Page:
As respected music critics deride its diversity as tokenism, club culture is increasingly under attack from other institutions; venue after venue is threatened with closure, and police increasingly refuse licenses for black music events. It’s in this context that the importance of Ikonika’s challenge to her audience – to acknowledge the emotion and the history inherent in these sounds – can best be understood. In a recent interview, the producer half-joked that she wants to look up from playing to see her crowd dancing and crying.

"Haha. Yeah, I did say that. It happens sometimes these days, it is working."

When was the last time you danced and cried?

"Probably to Amerie – ‘All I Need’. That or The-Dream. Only in the safety of my bedroom though, never in a club. I just like melancholy melodies. I like hearing them and I like playing them. But the emotion needs bad boi beats in contrast."

Oh yes, those bad boi beats. They’re here on the album in abundance. Though Ikonika claims her rhythms are relatively straightforward – "I don’t understand why people call me wonky; I always liked straight beats" – she has a deep understanding of metre, of the pound and the pressure of beats, the way they nestle and the way they fight, gained behind the drumkit as a teenager in a metalcore band. But the hesher kid had other ambitions. "I wanted to make hip-hop and R&B," she says, "just sell beats to singers and MCs, get my hustle on. But then I discovered dubstep, and I was so intrigued by how many styles there are. Straightaway I heard Mala, Skream, Burial – all dubstep but completely different. Nowadays people regard dubstep as one thing, and I don’t get that."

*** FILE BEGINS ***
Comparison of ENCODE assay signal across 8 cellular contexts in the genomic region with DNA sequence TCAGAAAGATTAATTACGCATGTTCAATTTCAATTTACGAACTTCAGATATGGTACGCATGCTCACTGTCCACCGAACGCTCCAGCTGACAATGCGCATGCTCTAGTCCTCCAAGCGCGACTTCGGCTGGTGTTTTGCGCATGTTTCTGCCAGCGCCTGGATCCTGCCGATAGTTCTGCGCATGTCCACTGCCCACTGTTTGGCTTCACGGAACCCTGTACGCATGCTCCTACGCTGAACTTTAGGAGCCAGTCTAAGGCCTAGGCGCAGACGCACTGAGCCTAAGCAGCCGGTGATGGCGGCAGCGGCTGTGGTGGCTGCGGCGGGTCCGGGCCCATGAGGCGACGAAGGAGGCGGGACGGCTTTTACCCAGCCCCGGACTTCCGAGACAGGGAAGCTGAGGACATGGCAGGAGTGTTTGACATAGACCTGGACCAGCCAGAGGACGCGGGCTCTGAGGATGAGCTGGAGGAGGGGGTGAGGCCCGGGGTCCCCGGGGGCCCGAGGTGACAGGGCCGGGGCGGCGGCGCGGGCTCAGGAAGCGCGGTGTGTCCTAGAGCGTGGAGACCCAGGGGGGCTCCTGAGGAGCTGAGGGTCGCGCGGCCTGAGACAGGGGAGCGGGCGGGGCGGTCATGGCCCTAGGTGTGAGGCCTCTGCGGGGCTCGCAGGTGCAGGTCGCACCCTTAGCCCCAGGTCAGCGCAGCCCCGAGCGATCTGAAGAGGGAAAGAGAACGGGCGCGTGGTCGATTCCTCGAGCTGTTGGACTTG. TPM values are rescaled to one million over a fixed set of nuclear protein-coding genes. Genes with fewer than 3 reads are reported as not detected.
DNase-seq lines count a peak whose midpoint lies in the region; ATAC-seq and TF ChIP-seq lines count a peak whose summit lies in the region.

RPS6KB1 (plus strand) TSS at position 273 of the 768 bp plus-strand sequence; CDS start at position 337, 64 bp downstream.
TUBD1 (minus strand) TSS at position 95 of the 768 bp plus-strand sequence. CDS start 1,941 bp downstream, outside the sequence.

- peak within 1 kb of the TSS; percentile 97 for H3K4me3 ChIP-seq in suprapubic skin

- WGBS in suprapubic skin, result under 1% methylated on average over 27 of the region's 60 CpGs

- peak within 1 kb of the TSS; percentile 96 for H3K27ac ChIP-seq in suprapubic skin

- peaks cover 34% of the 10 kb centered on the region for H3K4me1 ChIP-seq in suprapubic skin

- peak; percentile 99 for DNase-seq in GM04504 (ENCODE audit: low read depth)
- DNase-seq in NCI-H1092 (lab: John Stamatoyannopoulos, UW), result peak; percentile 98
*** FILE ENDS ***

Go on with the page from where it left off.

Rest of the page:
As part of the Hyperdub stable, Ikonika is subject to a level of critical and theoretical interest that producers don’t always generate. On this website, Melissa Bradshaw, in her review of the Hyperdub 5 compilation and Kode 9’s book, Sonic Warfare, argued compellingly that Ikonika’s melodic difficulty was capable of mutating the dancefloor, derailing the gendered gaze. Ikonika agrees – "there are definitely more girls on the dancefloor" – but for her, it’s Kode 9’s own theoretical context that holds most water.

"Reading the inlay of the 5 compilation compressed everything – it made so much sense. Until that point I hadn’t really understood. Now I get that I’m part of this mutated virus, waiting for the strains that come after."

Though reluctant to make predictions, Ikonika has plans to start her own strains. A mix for fashion label Fenchurch is available on the music page of their website, and her remix of ‘Bastard Kids’ by The Brown Acid is now available. Perhaps most excitingly, Ikonika is plotting future sounds in the form of own label Hum & Buzz, with "collaborations with Optimum, and some stuff from Greena. Plus my friend Manara has recently got me into juke (Chicago booty house), so that’s going to start influencing my future productions, if it hasn’t already."

Contact, Want, Love, Have is released on Hyperdub on April 6